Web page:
This is a real nobrainer, consider what products you can partner with or use their API to integrate into your own offering. For example we enabled MailChimp as an addon last month & already we’re seeing users signup to use that functionality.

You can also leverage integrations as a marketing opportunity, reach out to companies to see if there any joint communication you can do around it.

We have a number of key integrations on our list that will give us more exposure to certain markets, for example getting listed on the Shopify App Marketplace.

10. Include Your Business Name in Discussions

This is something I’ve only started doing recently but with extremely positive results.

When I used to comment on discussions I’d just leave my real name:

include your name

Now when I comment I also leave my company in the format Stuart @, doing this really improves the chances that someone reading the comment with come check out our product. The number of emails I’ve been getting has increased by about 150% since using this technique.

11. Pay it Forward – Help Those Who Need It

If you see someone that needs help & your product is a perfect fit then use this as an opportunity to reach out. Sure it might not generate any revenue, but think about the positives of the relationship.

We reached out to Eric from BeardBrand & gave him a free account for a year. He offered to help increase the awareness of our product in return – provided he got good results. A win win for both parties.

12. Don’t Be Afraid to Ask For (Or Give) Help

We all have great networks out there of friends that are always willing to help or that need help, the average user has 300 friends on Facebook. Don’t be afraid to reach out & help people in need.

13. Twitter Rocks for Outreach

Twitter has been a lead generation machine for us, simply fire up any search with #win or #competiton, see how they are doing things & commence outreach.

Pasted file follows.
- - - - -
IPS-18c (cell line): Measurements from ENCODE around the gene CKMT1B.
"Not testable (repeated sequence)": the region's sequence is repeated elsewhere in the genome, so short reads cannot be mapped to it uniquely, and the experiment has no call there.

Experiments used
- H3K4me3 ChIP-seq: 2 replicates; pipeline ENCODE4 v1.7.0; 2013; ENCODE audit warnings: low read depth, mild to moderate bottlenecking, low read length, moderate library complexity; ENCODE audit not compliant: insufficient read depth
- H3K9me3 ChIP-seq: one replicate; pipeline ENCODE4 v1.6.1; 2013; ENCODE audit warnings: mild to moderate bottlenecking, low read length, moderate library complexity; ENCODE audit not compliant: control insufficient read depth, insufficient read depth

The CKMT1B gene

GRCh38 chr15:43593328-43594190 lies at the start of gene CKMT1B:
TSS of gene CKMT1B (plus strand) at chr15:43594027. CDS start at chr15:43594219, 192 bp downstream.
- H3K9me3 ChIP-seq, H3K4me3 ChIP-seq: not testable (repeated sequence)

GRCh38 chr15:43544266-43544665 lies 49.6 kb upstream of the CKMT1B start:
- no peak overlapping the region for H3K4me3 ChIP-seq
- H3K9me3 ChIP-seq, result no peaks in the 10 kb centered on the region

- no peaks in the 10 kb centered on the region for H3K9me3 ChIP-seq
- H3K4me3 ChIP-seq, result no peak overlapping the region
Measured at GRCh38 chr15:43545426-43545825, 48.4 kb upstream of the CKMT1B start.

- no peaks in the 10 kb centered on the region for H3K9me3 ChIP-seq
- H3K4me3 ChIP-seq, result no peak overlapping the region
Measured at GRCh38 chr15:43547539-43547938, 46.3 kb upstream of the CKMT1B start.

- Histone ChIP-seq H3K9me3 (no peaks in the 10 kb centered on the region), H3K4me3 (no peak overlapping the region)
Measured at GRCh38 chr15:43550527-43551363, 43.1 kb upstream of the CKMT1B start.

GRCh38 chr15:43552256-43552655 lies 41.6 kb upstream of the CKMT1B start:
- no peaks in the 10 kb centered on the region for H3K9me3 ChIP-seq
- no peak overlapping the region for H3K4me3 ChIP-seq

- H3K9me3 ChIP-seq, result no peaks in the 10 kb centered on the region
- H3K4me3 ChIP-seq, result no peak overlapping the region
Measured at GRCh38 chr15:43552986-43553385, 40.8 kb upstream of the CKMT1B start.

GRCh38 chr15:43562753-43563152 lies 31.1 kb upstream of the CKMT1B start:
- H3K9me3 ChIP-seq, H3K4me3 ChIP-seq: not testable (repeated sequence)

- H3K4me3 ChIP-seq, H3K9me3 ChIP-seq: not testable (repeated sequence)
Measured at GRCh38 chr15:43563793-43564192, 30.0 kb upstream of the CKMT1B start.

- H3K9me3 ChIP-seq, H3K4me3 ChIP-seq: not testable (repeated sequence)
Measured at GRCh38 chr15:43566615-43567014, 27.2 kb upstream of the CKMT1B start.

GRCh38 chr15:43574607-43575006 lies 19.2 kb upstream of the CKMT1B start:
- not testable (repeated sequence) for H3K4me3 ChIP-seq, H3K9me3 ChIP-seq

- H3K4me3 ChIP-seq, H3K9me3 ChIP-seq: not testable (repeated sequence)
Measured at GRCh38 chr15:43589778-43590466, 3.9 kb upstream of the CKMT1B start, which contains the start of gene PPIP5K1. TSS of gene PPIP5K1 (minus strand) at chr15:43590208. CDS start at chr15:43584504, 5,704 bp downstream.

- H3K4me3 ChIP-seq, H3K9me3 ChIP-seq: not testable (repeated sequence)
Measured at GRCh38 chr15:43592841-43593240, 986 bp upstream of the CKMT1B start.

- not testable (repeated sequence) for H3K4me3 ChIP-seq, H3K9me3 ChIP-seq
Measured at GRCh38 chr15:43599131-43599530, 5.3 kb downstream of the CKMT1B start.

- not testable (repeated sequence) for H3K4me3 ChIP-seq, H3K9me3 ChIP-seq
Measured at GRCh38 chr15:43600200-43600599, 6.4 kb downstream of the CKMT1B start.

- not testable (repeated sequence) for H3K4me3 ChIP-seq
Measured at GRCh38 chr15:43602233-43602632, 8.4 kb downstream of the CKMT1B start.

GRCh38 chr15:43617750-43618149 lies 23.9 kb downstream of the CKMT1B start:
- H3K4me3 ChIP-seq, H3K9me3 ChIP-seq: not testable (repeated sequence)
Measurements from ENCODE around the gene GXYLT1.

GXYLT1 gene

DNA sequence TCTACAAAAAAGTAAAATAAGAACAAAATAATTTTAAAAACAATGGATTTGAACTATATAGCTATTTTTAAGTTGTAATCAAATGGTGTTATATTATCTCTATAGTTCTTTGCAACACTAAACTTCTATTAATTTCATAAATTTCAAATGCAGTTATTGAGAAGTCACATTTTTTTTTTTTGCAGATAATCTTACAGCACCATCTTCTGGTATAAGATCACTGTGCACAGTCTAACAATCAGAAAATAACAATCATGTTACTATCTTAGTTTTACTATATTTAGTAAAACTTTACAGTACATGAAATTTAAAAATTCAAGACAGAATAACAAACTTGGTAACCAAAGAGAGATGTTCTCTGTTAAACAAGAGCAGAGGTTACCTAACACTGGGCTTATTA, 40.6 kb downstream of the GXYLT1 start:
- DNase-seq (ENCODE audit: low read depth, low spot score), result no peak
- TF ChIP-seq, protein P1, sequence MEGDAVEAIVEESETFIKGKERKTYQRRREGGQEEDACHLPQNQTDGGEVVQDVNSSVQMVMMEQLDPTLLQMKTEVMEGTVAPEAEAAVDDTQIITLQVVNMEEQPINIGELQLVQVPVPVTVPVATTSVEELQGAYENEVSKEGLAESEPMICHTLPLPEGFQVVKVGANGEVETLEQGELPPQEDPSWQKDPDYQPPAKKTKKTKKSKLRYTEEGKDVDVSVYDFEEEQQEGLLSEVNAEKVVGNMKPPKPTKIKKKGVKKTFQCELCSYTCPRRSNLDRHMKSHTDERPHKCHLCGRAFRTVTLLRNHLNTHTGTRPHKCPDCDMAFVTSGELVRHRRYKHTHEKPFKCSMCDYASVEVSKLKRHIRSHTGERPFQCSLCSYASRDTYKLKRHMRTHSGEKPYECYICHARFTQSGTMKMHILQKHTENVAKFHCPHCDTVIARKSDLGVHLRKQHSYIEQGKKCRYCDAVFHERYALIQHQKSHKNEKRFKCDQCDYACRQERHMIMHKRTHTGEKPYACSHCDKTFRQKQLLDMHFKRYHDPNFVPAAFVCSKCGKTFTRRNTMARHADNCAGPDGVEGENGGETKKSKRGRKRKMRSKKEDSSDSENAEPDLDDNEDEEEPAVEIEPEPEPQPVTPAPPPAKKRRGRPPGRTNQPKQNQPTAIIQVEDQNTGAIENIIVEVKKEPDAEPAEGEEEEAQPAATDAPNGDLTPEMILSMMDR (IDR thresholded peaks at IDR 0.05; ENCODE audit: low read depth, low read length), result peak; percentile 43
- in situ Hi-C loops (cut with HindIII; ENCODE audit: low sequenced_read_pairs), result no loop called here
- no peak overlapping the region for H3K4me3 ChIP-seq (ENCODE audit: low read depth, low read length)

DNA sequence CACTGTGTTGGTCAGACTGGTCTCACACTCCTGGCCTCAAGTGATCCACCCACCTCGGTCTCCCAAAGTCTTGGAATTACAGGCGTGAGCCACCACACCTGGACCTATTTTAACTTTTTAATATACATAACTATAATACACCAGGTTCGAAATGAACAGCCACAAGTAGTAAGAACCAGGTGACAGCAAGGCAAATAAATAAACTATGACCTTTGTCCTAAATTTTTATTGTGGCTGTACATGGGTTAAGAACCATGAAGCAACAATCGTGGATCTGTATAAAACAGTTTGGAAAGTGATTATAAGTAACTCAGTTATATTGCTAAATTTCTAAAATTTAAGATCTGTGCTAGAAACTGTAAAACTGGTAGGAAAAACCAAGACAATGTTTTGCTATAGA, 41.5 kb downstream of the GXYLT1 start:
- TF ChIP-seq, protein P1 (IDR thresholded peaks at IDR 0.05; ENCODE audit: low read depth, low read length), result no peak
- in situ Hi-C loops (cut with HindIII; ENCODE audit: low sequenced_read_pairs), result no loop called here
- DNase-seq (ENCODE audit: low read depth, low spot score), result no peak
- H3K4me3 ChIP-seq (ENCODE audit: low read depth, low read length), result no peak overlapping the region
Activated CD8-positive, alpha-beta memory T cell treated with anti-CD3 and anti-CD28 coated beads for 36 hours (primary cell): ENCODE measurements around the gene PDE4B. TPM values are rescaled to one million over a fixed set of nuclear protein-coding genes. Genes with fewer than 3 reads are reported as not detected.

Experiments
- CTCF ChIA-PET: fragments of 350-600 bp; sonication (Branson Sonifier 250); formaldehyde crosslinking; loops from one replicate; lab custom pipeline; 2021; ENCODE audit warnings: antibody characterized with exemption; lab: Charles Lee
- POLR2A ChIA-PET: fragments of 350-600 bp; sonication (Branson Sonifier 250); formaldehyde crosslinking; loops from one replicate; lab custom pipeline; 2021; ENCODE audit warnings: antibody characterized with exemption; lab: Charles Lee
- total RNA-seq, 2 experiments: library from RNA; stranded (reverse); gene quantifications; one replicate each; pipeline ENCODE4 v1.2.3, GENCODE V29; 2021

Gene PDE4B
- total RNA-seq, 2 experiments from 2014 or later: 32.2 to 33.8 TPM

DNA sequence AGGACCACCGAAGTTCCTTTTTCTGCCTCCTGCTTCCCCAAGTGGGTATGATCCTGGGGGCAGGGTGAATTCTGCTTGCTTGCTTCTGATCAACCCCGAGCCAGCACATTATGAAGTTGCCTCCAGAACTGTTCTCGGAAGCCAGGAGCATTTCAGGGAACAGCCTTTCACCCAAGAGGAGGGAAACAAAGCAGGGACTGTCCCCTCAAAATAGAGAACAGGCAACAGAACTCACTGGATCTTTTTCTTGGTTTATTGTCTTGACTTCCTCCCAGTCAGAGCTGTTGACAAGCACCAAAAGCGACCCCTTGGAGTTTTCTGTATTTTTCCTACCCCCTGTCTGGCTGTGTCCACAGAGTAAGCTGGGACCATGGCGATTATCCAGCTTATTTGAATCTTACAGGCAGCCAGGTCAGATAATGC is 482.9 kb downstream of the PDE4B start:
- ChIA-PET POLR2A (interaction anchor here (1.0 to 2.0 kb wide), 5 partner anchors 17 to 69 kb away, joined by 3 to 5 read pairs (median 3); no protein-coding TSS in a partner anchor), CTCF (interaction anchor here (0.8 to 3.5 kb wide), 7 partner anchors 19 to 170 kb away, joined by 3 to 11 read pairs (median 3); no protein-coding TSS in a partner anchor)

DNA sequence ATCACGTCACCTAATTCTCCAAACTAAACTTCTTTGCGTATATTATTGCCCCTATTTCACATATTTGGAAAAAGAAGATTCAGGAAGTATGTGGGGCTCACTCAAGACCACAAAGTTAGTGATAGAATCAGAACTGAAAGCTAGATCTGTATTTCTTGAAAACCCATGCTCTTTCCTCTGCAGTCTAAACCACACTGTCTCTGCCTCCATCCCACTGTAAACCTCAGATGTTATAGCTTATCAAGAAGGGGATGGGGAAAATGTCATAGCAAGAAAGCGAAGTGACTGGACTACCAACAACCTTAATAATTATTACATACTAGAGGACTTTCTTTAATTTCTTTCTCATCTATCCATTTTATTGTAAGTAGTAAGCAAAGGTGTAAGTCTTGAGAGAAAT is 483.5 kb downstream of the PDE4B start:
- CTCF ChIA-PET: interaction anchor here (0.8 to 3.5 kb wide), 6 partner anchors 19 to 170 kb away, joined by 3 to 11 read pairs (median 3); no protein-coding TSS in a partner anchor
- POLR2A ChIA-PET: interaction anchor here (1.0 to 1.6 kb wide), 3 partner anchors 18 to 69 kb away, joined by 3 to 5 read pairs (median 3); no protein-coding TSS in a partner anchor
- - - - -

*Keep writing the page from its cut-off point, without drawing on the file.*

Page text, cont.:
14. Learn to Win Over Influencers

Influencers pay a key part in our strategy, we simply give them a free Yearly Pro account for Gleam. Most are happy to respond & give feedback based on this.

15. Customised Demos Work

One thing that we’ve found when outreaching is that boilerplate stuff rarely works. I get almost a 70% response rate when creating a custom campaign that replicates what the client is doing in a better way.

Here’s one I pitched to Neil Patel earlier today (he responded, but they don’t giveaway free plans).

We have signed at least 10 customers in the last month using this technique.

16. Make it Easy to do Anything

This particular hack can take many forms but the idea behind it is that you should offer no roadblocks in doing anything useful within your app, this includes:

  • Unsubscribing
  • Signing Up
  • Upgrading/Downgrading Plans
  • Contacting Support
  • Finding documentation

Making our customers lives easier reduces our need to support for various situations, which means we can spend more time on growth :)

User Emails

Okay we only had 15 things that we’ve already tested, however we’re currently in the process of implementing the 16th.

If you’ve ever read the story on how HotMail used calls to action in their early emails to drive growth then you’ll see where we’re going with this.

This particular hack will increase our exposure to over 10k new users every day, how many signups its leads to we’ll see.”